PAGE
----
Date: October 29, 2007
Byline: Joe Dejka
Nebraskans' beer label brought flag fracas to head
One hundred years ago, a beer bottle from Nebraska came under scrutiny of the U.S. Supreme Court.
Ever since, the history of flag protection in America cannot fully be recounted without mention of an Omaha bottling company.
"Halter and Hayward lose their case," shouted the headline in the March 5, 1907, issue of The Omaha World-Herald.
Nicholas Halter and Henry Hayward had printed their beer bottles with a representation of the U.S. flag. They were convicted of violating a 1903 Nebraska law prohibiting use of the flag in advertising.
Violation was a misdemeanor. Halter and Hayward were fined $50 each.
They appealed to the U.S. Supreme Court, claiming that the law was unfair because it allowed newspapers, magazines and books to print flag images. They also argued that the law infringed on their 14th Amendment liberties. The 14th Amendment guarantees due process and equal protection under the law.
The high court upheld the law. It found that a state has a right to cultivate patriotism and that putting the U.S. flag on a beer bottle "tends to degrade and cheapen" it and defeat the objective of maintaining it as an emblem of national power and honor.
Over the next 100 years, the court gradually would embrace a variety of unofficial uses of the flag, all in the name of free speech, though not without controversy.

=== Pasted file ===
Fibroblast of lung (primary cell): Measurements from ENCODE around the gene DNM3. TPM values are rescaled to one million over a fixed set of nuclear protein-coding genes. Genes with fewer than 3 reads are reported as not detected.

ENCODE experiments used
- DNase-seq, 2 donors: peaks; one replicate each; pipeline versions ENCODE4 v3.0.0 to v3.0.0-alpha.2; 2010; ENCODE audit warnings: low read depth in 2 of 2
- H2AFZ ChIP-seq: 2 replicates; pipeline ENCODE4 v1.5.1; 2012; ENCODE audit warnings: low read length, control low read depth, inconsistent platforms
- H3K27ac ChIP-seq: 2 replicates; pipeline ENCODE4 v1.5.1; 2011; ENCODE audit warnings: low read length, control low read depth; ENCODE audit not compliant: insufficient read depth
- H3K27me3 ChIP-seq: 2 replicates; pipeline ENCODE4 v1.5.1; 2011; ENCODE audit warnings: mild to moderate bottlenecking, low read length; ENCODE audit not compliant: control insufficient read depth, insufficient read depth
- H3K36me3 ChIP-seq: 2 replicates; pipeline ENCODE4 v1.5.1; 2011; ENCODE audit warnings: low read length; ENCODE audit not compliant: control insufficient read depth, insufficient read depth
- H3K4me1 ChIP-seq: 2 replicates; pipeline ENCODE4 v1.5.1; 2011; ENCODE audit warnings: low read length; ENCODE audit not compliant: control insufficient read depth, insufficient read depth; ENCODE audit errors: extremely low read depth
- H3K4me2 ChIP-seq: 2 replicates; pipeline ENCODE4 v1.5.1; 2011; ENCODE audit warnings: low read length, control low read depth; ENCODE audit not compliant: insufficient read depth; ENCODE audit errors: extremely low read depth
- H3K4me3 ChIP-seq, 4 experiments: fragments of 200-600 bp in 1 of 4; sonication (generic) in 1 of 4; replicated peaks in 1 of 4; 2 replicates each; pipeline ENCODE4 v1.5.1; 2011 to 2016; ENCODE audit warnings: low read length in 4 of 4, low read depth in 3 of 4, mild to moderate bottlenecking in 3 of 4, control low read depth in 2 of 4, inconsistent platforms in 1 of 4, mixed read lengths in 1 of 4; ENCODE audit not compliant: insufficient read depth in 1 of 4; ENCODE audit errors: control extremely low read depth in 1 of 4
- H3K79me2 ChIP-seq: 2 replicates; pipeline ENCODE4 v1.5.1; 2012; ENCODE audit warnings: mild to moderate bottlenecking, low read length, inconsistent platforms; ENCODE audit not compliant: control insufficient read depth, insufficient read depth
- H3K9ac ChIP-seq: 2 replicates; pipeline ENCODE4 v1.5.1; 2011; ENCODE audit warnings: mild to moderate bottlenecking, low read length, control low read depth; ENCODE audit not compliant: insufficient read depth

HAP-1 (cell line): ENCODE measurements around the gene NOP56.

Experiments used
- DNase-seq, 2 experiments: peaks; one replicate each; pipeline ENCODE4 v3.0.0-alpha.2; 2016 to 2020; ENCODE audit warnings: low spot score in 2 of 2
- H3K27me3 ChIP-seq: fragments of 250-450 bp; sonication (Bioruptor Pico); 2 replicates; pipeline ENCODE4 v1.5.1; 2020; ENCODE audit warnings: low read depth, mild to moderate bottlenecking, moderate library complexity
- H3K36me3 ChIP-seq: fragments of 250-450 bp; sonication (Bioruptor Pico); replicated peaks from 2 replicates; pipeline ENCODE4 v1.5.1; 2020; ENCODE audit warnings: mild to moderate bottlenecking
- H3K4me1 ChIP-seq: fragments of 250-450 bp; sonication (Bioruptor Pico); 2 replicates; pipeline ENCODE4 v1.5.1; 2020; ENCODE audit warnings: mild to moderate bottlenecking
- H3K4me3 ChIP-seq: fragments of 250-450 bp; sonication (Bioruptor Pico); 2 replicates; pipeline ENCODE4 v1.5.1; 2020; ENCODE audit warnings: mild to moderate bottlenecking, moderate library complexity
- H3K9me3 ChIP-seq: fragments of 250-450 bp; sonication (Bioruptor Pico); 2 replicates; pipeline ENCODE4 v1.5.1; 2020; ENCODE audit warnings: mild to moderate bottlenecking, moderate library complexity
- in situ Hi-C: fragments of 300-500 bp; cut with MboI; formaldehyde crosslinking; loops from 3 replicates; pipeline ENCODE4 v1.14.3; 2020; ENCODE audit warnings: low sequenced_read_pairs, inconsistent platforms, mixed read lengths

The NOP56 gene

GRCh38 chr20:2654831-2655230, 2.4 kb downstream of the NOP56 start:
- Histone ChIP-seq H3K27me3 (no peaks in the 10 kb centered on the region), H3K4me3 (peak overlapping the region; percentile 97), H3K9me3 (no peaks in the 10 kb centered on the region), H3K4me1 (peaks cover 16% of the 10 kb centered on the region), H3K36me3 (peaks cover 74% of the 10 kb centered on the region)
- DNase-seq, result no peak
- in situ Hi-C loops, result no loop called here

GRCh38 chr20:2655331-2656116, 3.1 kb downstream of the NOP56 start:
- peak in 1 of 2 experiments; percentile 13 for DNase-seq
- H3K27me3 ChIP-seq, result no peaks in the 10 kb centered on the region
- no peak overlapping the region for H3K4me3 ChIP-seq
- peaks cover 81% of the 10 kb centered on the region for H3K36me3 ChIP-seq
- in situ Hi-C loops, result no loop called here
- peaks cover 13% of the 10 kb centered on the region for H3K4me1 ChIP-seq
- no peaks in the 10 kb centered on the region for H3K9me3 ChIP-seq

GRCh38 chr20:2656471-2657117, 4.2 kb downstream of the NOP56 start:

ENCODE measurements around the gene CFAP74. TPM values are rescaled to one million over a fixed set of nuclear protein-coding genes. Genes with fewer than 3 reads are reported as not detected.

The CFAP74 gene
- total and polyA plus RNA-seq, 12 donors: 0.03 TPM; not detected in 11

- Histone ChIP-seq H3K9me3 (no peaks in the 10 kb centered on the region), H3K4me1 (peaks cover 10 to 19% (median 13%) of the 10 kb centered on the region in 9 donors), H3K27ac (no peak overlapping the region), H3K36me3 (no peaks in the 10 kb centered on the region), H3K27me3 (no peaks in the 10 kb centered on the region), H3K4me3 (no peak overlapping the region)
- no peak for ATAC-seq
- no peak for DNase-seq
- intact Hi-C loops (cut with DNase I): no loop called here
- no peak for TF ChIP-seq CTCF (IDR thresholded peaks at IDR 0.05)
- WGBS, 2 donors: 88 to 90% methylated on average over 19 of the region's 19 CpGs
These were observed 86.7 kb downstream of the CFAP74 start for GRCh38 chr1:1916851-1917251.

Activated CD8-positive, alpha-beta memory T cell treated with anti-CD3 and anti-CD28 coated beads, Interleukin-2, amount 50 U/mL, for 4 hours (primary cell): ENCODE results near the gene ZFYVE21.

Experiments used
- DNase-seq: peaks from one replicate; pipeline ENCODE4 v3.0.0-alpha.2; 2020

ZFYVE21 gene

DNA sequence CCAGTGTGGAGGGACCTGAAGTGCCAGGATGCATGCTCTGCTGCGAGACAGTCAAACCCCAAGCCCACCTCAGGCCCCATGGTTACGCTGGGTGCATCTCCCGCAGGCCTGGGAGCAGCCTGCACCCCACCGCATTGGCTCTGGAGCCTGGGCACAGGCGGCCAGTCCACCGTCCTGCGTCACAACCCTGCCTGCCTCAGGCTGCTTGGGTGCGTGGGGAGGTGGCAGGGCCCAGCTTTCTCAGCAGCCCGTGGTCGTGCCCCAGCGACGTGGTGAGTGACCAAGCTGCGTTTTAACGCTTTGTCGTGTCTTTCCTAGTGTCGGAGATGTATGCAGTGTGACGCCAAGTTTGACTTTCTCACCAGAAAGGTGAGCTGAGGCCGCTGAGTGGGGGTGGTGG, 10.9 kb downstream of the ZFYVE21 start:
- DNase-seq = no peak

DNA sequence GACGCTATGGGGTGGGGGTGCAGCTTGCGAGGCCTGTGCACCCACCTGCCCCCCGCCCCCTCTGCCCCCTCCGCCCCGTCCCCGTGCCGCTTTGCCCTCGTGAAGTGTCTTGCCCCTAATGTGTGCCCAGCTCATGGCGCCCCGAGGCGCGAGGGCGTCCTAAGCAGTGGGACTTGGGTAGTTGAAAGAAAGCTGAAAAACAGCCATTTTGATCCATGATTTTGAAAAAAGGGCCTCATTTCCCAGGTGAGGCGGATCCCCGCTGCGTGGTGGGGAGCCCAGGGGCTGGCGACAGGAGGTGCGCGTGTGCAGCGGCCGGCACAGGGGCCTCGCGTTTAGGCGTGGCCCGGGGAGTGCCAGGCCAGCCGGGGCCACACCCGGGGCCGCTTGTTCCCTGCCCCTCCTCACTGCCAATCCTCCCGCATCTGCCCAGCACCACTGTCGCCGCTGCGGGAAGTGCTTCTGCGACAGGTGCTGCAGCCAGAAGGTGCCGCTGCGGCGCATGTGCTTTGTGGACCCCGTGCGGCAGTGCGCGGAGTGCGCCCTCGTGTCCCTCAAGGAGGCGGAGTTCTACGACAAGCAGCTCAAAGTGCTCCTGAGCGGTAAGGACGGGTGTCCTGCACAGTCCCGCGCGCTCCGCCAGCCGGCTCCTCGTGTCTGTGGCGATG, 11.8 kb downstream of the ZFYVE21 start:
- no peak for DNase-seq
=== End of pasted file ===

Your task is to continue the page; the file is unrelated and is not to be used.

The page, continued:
Here are some highlights of the past century of flag protection, drawn from Robert Corn-Revere's "Implementing a Flag-Desecration Amendment to the U.S. Constitution":
1917 — Amid the passions of World War I, Congress makes public mutilation of a flag a misdemeanor in the District of Columbia.
1917 — Flag-protection groups lobby Congress for passage of the Civilian Flag Code, a guideline for displaying the flag and punishing its desecration.
1942 — Congress passes a joint resolution endorsing a voluntary common flag etiquette code; code violations carried no penalties.
1943 — U.S. Supreme Court determines the state cannot punish individuals for encouraging students and others who attempt "to create an attitude of stubborn refusal to salute, honor, or respect the national and state flags and governments."
1968 — Congress passes a law that imposes criminal penalties on anyone who "knowingly casts contempt upon any flag of the United States by publicly mutilating, defacing, defiling, burning or trampling upon it."
1969 — U.S. Supreme Court overturns the conviction of veteran Sydney Street, who burned a flag in protest after learning that activist James Meredith had been shot.
1974 — U.S. Supreme Court overturns the conviction of a teenager who wore a flag patch on his pants, determining that a Massachusetts law prohibiting "contemptuous" use of the flag was vague. The same year, the court overturns the conviction of a man who taped a peace symbol onto his flag.
1989 — U.S. Supreme Court rules that burning the American flag is a constitutionally protected form of free speech. Congress follows that with passage of the Flag Protection Act, which provides punishment for anyone who "knowingly mutilates, defaces, physically defiles, burns, maintains on the floor or ground, or tramples upon any U.S. flag. "
1990 — The high court invalidates the Flag Protection Act, finding it violates free speech.
1994 — The Nebraska Legislature adopts a nonbinding resolution urging adoption of a U.S. constitutional amendment against flag burning. It was the 38th state to do so.
1995-2006 — The House and Senate vote numerous times but fail to adopt a proposed constitutional amendment to prohibit flag desecration.
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